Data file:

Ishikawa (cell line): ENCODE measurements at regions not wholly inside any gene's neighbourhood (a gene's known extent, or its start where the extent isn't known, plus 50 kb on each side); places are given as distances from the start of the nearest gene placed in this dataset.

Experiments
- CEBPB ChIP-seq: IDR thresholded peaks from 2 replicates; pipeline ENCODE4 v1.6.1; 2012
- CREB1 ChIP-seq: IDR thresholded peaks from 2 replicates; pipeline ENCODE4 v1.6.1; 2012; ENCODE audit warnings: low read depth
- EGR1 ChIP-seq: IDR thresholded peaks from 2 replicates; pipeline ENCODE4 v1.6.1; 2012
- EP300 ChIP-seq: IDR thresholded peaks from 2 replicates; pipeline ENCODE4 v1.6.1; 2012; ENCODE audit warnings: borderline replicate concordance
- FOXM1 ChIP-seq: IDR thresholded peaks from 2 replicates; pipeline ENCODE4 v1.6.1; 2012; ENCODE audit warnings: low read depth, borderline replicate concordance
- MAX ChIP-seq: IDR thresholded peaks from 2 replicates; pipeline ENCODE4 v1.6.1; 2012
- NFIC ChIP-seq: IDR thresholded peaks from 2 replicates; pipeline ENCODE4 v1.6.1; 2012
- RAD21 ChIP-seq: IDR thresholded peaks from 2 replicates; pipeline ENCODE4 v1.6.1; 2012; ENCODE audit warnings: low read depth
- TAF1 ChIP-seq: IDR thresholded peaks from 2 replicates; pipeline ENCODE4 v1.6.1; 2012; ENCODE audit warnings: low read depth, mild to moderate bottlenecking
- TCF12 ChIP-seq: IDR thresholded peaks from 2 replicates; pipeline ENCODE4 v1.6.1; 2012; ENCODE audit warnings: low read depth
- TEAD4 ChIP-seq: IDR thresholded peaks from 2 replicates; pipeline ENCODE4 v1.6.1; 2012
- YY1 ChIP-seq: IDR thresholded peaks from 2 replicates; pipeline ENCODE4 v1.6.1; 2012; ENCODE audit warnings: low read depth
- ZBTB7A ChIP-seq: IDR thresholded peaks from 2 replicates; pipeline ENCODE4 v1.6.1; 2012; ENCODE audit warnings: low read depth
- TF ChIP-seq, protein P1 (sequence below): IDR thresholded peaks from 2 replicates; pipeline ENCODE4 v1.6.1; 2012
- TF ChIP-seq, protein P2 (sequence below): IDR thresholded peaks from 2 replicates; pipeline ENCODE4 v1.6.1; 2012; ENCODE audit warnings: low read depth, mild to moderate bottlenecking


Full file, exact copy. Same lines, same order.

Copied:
Ishikawa (cell line): ENCODE measurements at regions not wholly inside any gene's neighbourhood (a gene's known extent, or its start where the extent isn't known, plus 50 kb on each side); places are given as distances from the start of the nearest gene placed in this dataset.

Experiments
- CEBPB ChIP-seq: IDR thresholded peaks from 2 replicates; pipeline ENCODE4 v1.6.1; 2012
- CREB1 ChIP-seq: IDR thresholded peaks from 2 replicates; pipeline ENCODE4 v1.6.1; 2012; ENCODE audit warnings: low read depth
- EGR1 ChIP-seq: IDR thresholded peaks from 2 replicates; pipeline ENCODE4 v1.6.1; 2012
- EP300 ChIP-seq: IDR thresholded peaks from 2 replicates; pipeline ENCODE4 v1.6.1; 2012; ENCODE audit warnings: borderline replicate concordance
- FOXM1 ChIP-seq: IDR thresholded peaks from 2 replicates; pipeline ENCODE4 v1.6.1; 2012; ENCODE audit warnings: low read depth, borderline replicate concordance
- MAX ChIP-seq: IDR thresholded peaks from 2 replicates; pipeline ENCODE4 v1.6.1; 2012
- NFIC ChIP-seq: IDR thresholded peaks from 2 replicates; pipeline ENCODE4 v1.6.1; 2012
- RAD21 ChIP-seq: IDR thresholded peaks from 2 replicates; pipeline ENCODE4 v1.6.1; 2012; ENCODE audit warnings: low read depth
- TAF1 ChIP-seq: IDR thresholded peaks from 2 replicates; pipeline ENCODE4 v1.6.1; 2012; ENCODE audit warnings: low read depth, mild to moderate bottlenecking
- TCF12 ChIP-seq: IDR thresholded peaks from 2 replicates; pipeline ENCODE4 v1.6.1; 2012; ENCODE audit warnings: low read depth
- TEAD4 ChIP-seq: IDR thresholded peaks from 2 replicates; pipeline ENCODE4 v1.6.1; 2012
- YY1 ChIP-seq: IDR thresholded peaks from 2 replicates; pipeline ENCODE4 v1.6.1; 2012; ENCODE audit warnings: low read depth
- ZBTB7A ChIP-seq: IDR thresholded peaks from 2 replicates; pipeline ENCODE4 v1.6.1; 2012; ENCODE audit warnings: low read depth
- TF ChIP-seq, protein P1 (sequence below): IDR thresholded peaks from 2 replicates; pipeline ENCODE4 v1.6.1; 2012
- TF ChIP-seq, protein P2 (sequence below): IDR thresholded peaks from 2 replicates; pipeline ENCODE4 v1.6.1; 2012; ENCODE audit warnings: low read depth, mild to moderate bottlenecking